Mount Etna is an active volcano on the east coast of Sicily, close to Messina and Catania. It is the largest active volcano in Europe, currently standing about 3,326 m (10,910 ft.) high, though it should be noted that this varies with summit eruptions. It is the highest mountain in Italy south of the Alps. Etna covers an area of 1190 km² (460 square miles) with a base circumference of 140 km. This makes it by far the largest of the three active volcanoes in Italy, being nearly three times the height of the next largest, Mount Vesuvius. Although Mount Etna is one of the most active volcanoes in the world, thousands of people live on its slopes and in the surrounding areas. The fertile volcanic soils support extensive agriculture, with vineyards and orchards spread across the lower slopes of the mountain and the broad Plain of Catania to the south. The area around the peak has been designated a national park. A trip to the smoking craters of Mount Etna is the highlight of a trip to Sicily. A road leads from Catania to the Rifugio Sapienza on the south side of the mountain. From there the journey continues by cable car and jeep to the top.
Eternal ice in thick lava
This cave in the northern lava fields of Mount Etna is a small miracle of nature, because it contains fossile ice that has formed bluish stalactites over the course of thousands of years. The surrounding landscape has been shaped by volcanic activity with layers of devouring lava. Hot springs often flow under the cold surface. The trail to the most magnificent cave on Etna will take you through a surreal desert and is considered one of the best hikes in Sicily. (6:30 hrs, 15.7 km, elevation change: 810 m)
In addition to sturdy footwear and a headlamp, this hike requires good physical condition, steadiness on your feet, and alpine experience.
Great views from a side crater of Mount Etna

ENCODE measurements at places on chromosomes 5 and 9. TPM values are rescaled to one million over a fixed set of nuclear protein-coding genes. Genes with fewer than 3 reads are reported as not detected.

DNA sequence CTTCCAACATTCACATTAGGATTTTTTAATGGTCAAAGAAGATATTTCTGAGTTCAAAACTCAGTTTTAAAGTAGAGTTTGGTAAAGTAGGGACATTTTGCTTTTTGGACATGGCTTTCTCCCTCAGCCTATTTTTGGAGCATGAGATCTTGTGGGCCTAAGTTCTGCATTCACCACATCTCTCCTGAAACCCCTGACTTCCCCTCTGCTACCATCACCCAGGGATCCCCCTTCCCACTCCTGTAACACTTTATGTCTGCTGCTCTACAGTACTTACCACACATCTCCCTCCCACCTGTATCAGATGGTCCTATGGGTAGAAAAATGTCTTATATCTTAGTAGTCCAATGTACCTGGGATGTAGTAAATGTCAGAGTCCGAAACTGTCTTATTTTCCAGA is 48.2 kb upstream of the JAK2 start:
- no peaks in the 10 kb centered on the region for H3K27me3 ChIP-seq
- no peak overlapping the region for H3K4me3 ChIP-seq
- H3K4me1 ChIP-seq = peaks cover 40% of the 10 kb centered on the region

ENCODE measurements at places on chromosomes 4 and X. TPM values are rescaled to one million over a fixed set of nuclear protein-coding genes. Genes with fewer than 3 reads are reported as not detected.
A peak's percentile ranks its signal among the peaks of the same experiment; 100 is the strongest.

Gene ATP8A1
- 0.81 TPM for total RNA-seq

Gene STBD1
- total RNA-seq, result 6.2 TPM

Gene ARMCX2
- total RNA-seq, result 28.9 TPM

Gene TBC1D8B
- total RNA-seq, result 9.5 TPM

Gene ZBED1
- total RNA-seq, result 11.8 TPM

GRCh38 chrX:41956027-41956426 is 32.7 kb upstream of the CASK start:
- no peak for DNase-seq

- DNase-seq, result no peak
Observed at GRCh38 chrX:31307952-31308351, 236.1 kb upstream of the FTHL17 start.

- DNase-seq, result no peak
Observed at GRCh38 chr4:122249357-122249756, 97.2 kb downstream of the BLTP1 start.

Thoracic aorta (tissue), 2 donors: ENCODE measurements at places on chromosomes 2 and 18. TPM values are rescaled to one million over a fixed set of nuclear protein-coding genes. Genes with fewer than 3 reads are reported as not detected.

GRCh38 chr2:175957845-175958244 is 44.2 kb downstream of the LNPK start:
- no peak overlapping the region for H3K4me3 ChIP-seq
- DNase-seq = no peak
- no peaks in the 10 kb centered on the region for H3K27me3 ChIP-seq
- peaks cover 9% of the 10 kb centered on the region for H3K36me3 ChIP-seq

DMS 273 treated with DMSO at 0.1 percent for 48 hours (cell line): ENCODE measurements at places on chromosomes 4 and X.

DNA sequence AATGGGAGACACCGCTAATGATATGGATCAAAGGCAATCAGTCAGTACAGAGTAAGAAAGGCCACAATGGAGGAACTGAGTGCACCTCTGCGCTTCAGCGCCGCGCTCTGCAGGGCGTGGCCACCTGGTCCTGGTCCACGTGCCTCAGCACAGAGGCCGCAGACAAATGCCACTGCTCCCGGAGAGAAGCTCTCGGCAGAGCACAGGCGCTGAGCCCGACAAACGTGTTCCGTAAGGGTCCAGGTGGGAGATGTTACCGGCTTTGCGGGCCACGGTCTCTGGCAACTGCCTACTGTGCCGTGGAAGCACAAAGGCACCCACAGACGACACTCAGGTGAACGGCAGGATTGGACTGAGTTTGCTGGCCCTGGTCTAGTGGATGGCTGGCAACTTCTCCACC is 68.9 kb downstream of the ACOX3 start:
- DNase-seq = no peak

A whole network of hiking trails leads around and to the Monti Sartorius. The ash cone was formed 150 years ago when lava erupted from a flank of Mount Etna. The view down to the sea and towards Taormina is spectacular. The paths are mostly easy to walk and are also suitable for a relaxing stroll. But because of the sharp lava stones one should walk with solid shoes. Some sections also lead around crater edges. At the Refugio Citelli you can take a break. (there and back: 8.2 kilometers, 2:45 hours, up and down 160 meters; with Rifugio Citelli: 11.7 kilometers, 3:30 hours, up and down: 240 meters)
In the summit area of the volcano
The ascent of the volcano is the highlight of every Sicily trip in more than one way. It begins at the Rifugio Sapienza with a cable car ride. The entire hike can also be booked there. Trying to conquer the volcano on your own is not recommended. The greatest danger is to get lost in fast moving bad weather. Since most of the ascent takes place by cable car and jeep, the hike is not strenuous. Normal fitness, sturdy shoes and raingear are required.
At the Montagnola mountain station (2,504 m) you get into a jeep, which takes you over adventurous tracks up to an altitude of 2,900 m and into the area of the central summit. From here a hike through the lava landscape begins. Afterwards we return to the Rifugio by jeep and cable car.